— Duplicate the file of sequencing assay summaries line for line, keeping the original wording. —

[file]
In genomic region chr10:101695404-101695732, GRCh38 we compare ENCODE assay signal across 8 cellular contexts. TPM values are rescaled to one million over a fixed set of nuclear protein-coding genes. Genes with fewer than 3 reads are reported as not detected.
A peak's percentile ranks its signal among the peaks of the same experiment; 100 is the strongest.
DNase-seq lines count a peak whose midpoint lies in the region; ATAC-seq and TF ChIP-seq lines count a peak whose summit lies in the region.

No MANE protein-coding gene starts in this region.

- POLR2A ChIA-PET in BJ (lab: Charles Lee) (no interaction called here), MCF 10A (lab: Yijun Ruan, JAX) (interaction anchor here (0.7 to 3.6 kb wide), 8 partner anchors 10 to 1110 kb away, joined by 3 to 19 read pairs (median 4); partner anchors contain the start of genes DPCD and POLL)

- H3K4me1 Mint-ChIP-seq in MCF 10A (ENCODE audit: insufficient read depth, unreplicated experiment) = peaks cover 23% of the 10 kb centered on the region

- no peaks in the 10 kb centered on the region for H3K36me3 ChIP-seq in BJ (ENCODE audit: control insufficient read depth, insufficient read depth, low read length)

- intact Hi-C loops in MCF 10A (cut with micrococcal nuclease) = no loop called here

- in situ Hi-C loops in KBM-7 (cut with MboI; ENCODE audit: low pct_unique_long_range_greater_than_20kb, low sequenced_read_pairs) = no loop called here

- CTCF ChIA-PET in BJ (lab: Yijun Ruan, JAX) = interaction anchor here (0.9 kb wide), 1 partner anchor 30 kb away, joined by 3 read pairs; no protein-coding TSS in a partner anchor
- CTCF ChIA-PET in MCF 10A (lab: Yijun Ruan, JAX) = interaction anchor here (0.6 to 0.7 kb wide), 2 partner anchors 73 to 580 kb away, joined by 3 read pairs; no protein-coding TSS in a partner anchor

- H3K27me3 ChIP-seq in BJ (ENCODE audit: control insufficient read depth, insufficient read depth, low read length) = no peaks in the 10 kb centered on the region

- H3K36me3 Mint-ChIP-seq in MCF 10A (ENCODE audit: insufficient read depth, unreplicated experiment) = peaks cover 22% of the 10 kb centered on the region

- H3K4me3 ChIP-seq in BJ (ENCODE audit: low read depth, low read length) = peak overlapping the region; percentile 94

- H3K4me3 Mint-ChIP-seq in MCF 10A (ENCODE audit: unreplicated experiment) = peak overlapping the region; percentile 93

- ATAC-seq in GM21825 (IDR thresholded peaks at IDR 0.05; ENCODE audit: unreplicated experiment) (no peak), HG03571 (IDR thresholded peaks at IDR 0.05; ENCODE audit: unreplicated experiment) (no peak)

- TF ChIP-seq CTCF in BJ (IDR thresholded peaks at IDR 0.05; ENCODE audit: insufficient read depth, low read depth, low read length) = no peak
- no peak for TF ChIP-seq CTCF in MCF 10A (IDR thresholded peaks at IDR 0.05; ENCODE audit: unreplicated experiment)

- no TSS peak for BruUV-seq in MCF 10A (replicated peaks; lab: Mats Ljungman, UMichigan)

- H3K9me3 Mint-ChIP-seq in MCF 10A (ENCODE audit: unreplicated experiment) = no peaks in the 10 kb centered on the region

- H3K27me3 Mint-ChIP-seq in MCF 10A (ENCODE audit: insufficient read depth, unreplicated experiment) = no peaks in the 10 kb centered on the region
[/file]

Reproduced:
In genomic region chr10:101695404-101695732, GRCh38 we compare ENCODE assay signal across 8 cellular contexts. TPM values are rescaled to one million over a fixed set of nuclear protein-coding genes. Genes with fewer than 3 reads are reported as not detected.
A peak's percentile ranks its signal among the peaks of the same experiment; 100 is the strongest.
DNase-seq lines count a peak whose midpoint lies in the region; ATAC-seq and TF ChIP-seq lines count a peak whose summit lies in the region.

No MANE protein-coding gene starts in this region.

- POLR2A ChIA-PET in BJ (lab: Charles Lee) (no interaction called here), MCF 10A (lab: Yijun Ruan, JAX) (interaction anchor here (0.7 to 3.6 kb wide), 8 partner anchors 10 to 1110 kb away, joined by 3 to 19 read pairs (median 4); partner anchors contain the start of genes DPCD and POLL)

- H3K4me1 Mint-ChIP-seq in MCF 10A (ENCODE audit: insufficient read depth, unreplicated experiment) = peaks cover 23% of the 10 kb centered on the region

- no peaks in the 10 kb centered on the region for H3K36me3 ChIP-seq in BJ (ENCODE audit: control insufficient read depth, insufficient read depth, low read length)

- intact Hi-C loops in MCF 10A (cut with micrococcal nuclease) = no loop called here

- in situ Hi-C loops in KBM-7 (cut with MboI; ENCODE audit: low pct_unique_long_range_greater_than_20kb, low sequenced_read_pairs) = no loop called here

- CTCF ChIA-PET in BJ (lab: Yijun Ruan, JAX) = interaction anchor here (0.9 kb wide), 1 partner anchor 30 kb away, joined by 3 read pairs; no protein-coding TSS in a partner anchor
- CTCF ChIA-PET in MCF 10A (lab: Yijun Ruan, JAX) = interaction anchor here (0.6 to 0.7 kb wide), 2 partner anchors 73 to 580 kb away, joined by 3 read pairs; no protein-coding TSS in a partner anchor

- H3K27me3 ChIP-seq in BJ (ENCODE audit: control insufficient read depth, insufficient read depth, low read length) = no peaks in the 10 kb centered on the region

- H3K36me3 Mint-ChIP-seq in MCF 10A (ENCODE audit: insufficient read depth, unreplicated experiment) = peaks cover 22% of the 10 kb centered on the region

- H3K4me3 ChIP-seq in BJ (ENCODE audit: low read depth, low read length) = peak overlapping the region; percentile 94

- H3K4me3 Mint-ChIP-seq in MCF 10A (ENCODE audit: unreplicated experiment) = peak overlapping the region; percentile 93

- ATAC-seq in GM21825 (IDR thresholded peaks at IDR 0.05; ENCODE audit: unreplicated experiment) (no peak), HG03571 (IDR thresholded peaks at IDR 0.05; ENCODE audit: unreplicated experiment) (no peak)

- TF ChIP-seq CTCF in BJ (IDR thresholded peaks at IDR 0.05; ENCODE audit: insufficient read depth, low read depth, low read length) = no peak
- no peak for TF ChIP-seq CTCF in MCF 10A (IDR thresholded peaks at IDR 0.05; ENCODE audit: unreplicated experiment)

- no TSS peak for BruUV-seq in MCF 10A (replicated peaks; lab: Mats Ljungman, UMichigan)

- H3K9me3 Mint-ChIP-seq in MCF 10A (ENCODE audit: unreplicated experiment) = no peaks in the 10 kb centered on the region

- H3K27me3 Mint-ChIP-seq in MCF 10A (ENCODE audit: insufficient read depth, unreplicated experiment) = no peaks in the 10 kb centered on the region